Life as a house

By the time you’ve finished reading this column, one-third of you will think I’m crazy, another one-third will think I’m on to something, while the remaining one-third (I hope) will grab their significant other and consider what this means for them in more ways than one.
I can assure you I’ve never been more sure of something in all my life (aside from Pete, of course).
Opportunity has a way of making us change our minds. And change is good.
This time, change is more than just good.
First of all, I really try to not hold back on living well, and for me that can be done in a million different ways besides eating a green garden salad every day, buying something beautiful to wear that only one other person will ever see, kicking back with a cold beer on any given day that ends in “y,” or forging ahead with some fantastic larger-than-life home improvement plan.
Where I reside today does, without a doubt, fit right in with my living well philosophy. And I’ve worked very hard to make it that way.
Peter and I fell in love with our house about 30 seconds after we saw it because we knew the possibilities. Ever since we bought it, we’ve plugged away to create something I know for sure was worth every sore muscle.
And it’s not headline news that I have a stubborn female nature and an ingrained sense of organization. But late last summer, “Mrs. Know-It-All” let go of the reins and let Pete’s imagination take over.
With a whole lot more creativity than I gave him credit for, he built himself—and us—a one-of-a-kind shed/haven that I’m still convinced can be seen from outer space.
But then, Pete’s creative side is one of his best features.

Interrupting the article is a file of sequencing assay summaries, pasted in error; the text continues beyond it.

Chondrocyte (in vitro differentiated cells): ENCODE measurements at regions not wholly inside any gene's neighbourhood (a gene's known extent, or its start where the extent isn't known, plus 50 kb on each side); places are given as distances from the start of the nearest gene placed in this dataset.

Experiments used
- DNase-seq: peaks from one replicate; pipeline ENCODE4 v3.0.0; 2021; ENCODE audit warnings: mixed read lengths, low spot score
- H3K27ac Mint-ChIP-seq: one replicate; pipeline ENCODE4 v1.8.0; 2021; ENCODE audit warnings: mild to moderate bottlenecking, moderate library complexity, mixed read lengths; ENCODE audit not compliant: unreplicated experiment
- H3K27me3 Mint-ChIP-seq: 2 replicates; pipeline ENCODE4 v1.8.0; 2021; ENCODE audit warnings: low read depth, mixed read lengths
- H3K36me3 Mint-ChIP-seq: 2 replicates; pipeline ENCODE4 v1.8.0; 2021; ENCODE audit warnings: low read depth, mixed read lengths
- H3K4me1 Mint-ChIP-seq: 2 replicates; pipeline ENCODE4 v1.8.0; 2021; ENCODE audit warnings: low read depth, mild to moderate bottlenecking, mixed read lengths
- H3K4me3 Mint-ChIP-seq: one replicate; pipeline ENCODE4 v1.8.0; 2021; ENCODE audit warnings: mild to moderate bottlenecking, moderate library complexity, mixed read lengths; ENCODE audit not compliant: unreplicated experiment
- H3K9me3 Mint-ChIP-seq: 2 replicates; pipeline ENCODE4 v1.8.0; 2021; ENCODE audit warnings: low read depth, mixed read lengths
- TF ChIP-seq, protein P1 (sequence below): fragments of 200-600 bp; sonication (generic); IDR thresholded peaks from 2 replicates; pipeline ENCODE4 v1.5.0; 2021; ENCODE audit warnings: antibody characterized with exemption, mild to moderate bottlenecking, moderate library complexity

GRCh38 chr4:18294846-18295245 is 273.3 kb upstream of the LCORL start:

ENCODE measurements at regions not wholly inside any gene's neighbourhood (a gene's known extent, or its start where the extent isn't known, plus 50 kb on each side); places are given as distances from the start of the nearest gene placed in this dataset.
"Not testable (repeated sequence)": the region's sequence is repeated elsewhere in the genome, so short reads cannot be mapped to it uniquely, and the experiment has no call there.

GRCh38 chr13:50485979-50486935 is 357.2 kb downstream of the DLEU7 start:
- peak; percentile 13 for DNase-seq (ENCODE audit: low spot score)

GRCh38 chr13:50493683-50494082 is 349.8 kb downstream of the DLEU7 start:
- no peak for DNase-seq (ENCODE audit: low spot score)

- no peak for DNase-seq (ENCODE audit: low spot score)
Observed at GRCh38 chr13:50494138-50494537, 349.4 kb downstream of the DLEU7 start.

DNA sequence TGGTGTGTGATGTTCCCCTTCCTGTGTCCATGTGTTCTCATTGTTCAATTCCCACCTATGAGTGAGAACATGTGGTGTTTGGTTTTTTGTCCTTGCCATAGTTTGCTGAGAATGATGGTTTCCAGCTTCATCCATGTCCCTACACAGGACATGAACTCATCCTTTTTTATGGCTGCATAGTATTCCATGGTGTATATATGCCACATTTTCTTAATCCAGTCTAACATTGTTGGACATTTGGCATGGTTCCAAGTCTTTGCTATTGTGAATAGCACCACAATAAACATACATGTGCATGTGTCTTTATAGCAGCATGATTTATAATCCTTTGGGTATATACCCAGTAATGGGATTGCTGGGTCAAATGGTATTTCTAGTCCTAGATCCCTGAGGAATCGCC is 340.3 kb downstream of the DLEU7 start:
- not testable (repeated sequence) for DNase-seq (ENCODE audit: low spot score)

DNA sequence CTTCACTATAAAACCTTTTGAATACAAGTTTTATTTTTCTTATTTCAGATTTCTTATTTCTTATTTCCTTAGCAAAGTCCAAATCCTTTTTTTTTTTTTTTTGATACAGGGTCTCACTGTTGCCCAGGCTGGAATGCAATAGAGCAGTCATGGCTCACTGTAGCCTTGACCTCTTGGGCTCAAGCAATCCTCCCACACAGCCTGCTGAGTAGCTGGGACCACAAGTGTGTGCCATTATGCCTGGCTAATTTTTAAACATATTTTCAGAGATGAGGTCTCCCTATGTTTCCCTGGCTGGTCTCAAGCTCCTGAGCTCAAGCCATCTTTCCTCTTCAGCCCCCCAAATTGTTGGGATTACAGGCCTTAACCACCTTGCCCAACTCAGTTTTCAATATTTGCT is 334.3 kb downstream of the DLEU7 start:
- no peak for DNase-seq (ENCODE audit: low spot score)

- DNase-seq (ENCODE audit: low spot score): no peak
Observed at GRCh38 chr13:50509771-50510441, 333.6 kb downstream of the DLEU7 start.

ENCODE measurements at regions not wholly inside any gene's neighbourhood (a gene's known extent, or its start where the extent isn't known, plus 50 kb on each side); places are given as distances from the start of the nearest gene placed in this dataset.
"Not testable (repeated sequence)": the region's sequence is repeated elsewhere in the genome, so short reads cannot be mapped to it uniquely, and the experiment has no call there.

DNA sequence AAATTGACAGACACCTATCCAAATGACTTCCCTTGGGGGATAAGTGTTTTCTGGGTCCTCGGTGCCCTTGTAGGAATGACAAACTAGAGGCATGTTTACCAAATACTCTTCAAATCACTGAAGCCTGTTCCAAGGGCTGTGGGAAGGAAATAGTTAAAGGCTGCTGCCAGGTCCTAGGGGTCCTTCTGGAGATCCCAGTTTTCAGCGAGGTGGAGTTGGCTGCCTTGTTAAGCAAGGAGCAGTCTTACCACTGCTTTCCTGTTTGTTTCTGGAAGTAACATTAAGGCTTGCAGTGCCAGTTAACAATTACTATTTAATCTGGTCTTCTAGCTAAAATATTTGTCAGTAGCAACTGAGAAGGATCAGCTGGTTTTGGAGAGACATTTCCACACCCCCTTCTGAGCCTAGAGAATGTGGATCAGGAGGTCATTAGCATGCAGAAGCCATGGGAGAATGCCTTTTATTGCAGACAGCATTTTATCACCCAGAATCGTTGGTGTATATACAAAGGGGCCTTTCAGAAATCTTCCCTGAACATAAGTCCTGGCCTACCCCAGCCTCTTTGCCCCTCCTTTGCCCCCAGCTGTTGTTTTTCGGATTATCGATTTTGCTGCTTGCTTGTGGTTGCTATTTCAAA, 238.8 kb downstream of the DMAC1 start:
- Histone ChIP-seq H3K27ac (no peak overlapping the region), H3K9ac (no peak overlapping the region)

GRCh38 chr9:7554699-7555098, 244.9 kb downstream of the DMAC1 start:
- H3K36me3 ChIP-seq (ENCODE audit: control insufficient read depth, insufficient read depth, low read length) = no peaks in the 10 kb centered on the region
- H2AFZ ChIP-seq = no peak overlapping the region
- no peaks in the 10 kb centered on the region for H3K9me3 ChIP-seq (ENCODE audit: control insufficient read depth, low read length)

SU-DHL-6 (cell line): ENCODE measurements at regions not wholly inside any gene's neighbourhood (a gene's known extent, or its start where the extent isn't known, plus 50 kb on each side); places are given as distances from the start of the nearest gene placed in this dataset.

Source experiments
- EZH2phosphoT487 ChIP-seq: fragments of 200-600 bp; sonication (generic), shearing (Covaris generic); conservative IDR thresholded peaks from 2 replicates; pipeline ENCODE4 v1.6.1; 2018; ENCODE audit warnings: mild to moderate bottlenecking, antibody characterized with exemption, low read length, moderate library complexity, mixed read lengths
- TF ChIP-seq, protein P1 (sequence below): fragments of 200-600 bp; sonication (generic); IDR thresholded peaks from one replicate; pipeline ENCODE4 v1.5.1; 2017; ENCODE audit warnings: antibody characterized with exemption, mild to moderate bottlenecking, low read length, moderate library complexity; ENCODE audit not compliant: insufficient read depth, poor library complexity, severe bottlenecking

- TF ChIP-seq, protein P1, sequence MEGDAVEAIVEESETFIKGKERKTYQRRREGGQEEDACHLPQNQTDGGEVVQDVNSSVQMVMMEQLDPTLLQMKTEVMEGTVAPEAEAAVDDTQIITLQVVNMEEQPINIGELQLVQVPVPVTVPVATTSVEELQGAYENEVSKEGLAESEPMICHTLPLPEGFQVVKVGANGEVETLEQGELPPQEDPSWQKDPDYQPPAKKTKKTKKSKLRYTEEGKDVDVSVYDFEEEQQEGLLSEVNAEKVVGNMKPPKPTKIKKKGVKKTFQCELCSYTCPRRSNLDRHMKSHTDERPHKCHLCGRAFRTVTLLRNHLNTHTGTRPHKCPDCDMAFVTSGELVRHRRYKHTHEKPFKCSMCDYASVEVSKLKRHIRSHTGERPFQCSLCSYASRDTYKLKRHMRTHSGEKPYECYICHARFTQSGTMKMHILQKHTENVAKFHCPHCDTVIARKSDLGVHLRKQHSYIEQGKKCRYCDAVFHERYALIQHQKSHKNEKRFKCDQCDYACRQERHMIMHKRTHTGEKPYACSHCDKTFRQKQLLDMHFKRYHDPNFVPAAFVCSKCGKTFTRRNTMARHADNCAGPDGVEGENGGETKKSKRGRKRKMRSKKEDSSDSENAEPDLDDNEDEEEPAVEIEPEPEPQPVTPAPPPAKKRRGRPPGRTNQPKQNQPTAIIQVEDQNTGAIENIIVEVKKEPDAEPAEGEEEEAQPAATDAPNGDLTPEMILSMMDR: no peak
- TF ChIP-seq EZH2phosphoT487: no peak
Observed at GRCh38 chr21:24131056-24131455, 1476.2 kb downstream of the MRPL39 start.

And outside, there’s the symphony of peeping frogs, the sandhill cranes, the mallards, and Canada geese who remind me that the eco-system in my neck of the woods is very healthy, too.
We’ve pushed ahead and accomplished more than we’d ever dreamed of with this place of ours and we’ve made sure to enjoy it, dance with it, and take it all in.
I never owned a home until I was 39, and the first one I had I thought was the “cat’s meow.” Then work opportunities convinced us to sell, pull up stakes, and move to British Columbia.
That fantastic life in the mountains lasted all of 10 months and home we came to Fort Frances, hauling our pride in a gunnysack behind the moving van.
It took me a long time to get over the fact that we’d sold such a great home in exchange for what I thought was the best decision we’d ever make.
Time however—and more importantly—new opportunities healed that “owee,” too, and on we went to discover a home like no other.
When I was a child, I daydreamed often that one day—perhaps—I would buy my grandparents’ farm—a place synonymous with childhood and all the years that have come after it. I grew up and moved on in my own life, but I never forgot about that dream.
Where I live today will be in my heart forever, but neither it nor my first home can hold a candle to where I’m headed.
We’re buying the farm, folks, and this neck of the woods is for sale.

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